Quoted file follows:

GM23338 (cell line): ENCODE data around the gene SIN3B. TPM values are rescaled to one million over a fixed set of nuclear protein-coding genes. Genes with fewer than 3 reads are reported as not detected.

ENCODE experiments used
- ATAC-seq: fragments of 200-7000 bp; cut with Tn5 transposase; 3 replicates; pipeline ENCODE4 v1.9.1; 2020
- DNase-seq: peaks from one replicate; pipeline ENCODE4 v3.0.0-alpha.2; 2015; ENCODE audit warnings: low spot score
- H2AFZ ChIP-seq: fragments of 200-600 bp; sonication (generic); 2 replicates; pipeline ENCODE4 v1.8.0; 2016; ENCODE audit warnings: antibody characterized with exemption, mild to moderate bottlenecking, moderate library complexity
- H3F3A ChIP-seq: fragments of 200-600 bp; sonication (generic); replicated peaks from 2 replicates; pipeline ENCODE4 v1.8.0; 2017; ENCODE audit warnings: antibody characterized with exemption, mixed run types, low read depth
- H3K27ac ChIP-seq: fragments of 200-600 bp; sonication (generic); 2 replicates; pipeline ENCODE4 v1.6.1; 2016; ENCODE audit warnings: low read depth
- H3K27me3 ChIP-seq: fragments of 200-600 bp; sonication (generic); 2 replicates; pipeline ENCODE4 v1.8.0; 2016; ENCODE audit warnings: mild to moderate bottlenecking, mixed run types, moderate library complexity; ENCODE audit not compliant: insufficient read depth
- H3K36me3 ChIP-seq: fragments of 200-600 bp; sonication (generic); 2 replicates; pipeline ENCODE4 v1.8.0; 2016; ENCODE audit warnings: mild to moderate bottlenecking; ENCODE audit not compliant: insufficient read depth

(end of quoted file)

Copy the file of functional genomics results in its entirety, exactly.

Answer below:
GM23338 (cell line): ENCODE data around the gene SIN3B. TPM values are rescaled to one million over a fixed set of nuclear protein-coding genes. Genes with fewer than 3 reads are reported as not detected.

ENCODE experiments used
- ATAC-seq: fragments of 200-7000 bp; cut with Tn5 transposase; 3 replicates; pipeline ENCODE4 v1.9.1; 2020
- DNase-seq: peaks from one replicate; pipeline ENCODE4 v3.0.0-alpha.2; 2015; ENCODE audit warnings: low spot score
- H2AFZ ChIP-seq: fragments of 200-600 bp; sonication (generic); 2 replicates; pipeline ENCODE4 v1.8.0; 2016; ENCODE audit warnings: antibody characterized with exemption, mild to moderate bottlenecking, moderate library complexity
- H3F3A ChIP-seq: fragments of 200-600 bp; sonication (generic); replicated peaks from 2 replicates; pipeline ENCODE4 v1.8.0; 2017; ENCODE audit warnings: antibody characterized with exemption, mixed run types, low read depth
- H3K27ac ChIP-seq: fragments of 200-600 bp; sonication (generic); 2 replicates; pipeline ENCODE4 v1.6.1; 2016; ENCODE audit warnings: low read depth
- H3K27me3 ChIP-seq: fragments of 200-600 bp; sonication (generic); 2 replicates; pipeline ENCODE4 v1.8.0; 2016; ENCODE audit warnings: mild to moderate bottlenecking, mixed run types, moderate library complexity; ENCODE audit not compliant: insufficient read depth
- H3K36me3 ChIP-seq: fragments of 200-600 bp; sonication (generic); 2 replicates; pipeline ENCODE4 v1.8.0; 2016; ENCODE audit warnings: mild to moderate bottlenecking; ENCODE audit not compliant: insufficient read depth